Thursday, January 20, 2005

Day of mourning

This one feels worse than the first one. I'm going to hide out and finish reading my fast accumulating stack of articles on public education. One thing for sure, I don't have to see scary movies to get my adrenaline going.

Rick Perlstein pulls together a lot of pieces. Unlike many other writers, he even remembers to include public education.
That's just how the Bushies do things: They plan. Every action is calculated to set in motion a cascade of consequences, to change the world. Take "No Child Left Behind," the education "reform" so brilliantly named you can't be against it without betraying some perverse desire to, well, leave children behind. It is a stone hustle, meant to lay the groundwork to destroy the entire American public school system.

Look at it this way. You've heard of the Trends in International Mathematics and Science Study, the one that produces those anguished news reports every four years about all the countries American schoolchildren lag behind in basic skills. But according to the TIMSS, if Minnesota were a country, it would have the second-best science scores and the seventh best in math. By No Child Left Behind's statutorily required benchmarks of "Adequate Yearly Progress," however, only 42 percent of Minnesota fourth-graders were proficient in math. And NCLB's test targets increase every year. So by one estimate, in 2014, some 80 percent of the schools in Minnesota's world-class education system will be rated "failures."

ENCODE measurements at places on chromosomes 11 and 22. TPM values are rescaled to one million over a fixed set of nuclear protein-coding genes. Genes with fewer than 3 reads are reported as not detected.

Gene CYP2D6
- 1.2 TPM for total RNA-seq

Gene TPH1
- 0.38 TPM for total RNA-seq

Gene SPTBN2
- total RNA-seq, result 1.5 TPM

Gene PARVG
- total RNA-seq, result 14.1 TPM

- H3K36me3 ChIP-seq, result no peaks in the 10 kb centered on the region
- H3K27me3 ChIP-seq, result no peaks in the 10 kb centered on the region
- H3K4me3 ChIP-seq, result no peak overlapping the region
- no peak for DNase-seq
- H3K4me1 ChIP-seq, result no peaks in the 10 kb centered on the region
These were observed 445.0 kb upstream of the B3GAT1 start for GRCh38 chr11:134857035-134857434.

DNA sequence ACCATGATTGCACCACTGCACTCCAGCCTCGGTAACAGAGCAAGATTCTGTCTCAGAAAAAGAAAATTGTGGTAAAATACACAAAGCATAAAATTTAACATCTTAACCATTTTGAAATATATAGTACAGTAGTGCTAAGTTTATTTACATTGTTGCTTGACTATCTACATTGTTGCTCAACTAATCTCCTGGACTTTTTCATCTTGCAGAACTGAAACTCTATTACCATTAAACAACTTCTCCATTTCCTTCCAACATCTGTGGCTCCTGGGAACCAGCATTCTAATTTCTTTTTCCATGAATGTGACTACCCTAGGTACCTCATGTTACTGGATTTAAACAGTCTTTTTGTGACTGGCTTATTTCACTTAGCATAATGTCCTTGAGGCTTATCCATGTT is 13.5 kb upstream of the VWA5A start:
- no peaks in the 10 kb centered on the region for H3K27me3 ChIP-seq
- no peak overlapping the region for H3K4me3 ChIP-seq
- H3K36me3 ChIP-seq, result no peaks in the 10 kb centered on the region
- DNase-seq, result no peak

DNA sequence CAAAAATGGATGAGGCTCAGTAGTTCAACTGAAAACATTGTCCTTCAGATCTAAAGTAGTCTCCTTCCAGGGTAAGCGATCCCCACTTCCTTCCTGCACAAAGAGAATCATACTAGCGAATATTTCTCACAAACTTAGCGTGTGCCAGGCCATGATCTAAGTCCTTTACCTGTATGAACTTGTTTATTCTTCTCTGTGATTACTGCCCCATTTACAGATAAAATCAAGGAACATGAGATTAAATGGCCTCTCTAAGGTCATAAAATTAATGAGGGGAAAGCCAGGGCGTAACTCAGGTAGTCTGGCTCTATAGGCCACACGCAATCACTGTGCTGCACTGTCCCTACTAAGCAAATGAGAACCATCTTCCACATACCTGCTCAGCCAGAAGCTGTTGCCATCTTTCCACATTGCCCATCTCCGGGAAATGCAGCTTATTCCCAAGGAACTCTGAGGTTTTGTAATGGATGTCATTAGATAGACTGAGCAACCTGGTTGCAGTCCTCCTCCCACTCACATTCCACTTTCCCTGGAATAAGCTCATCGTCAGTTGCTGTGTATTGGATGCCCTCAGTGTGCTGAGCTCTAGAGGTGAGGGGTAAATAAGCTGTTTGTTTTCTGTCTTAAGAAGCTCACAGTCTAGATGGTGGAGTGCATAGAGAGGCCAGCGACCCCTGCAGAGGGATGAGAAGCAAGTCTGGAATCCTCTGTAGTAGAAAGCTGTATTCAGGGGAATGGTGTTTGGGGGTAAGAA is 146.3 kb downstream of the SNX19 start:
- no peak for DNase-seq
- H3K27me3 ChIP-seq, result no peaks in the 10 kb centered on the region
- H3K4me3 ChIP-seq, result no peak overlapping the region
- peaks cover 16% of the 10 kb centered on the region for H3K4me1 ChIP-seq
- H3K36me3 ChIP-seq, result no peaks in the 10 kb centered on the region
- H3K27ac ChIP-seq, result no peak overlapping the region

The benchmarks are insane, you see. If one group within a school out of the 37 categories NCLB measures "fails," the entire school does. Which means, according to the president of the American Educational Research Association, 12th graders should be proficient in math in exactly 166 years.

Which serves the administration's purpose admirably. Failure, glorious failure: In Chicago, the city must now offer 200,000 students the chance to move out of "failed" schools – but there are only 500 spaces in which to place them elsewhere. So now the public school system must be destroyed.
Once again, a reminder: it's not just BushCo but the corporate Dems behind this push as well.

Funding a flawed piece of legislation is the wrong approach as I pull out Stan Karp's important article again. The push should be for change in the legislation, not just for more funding.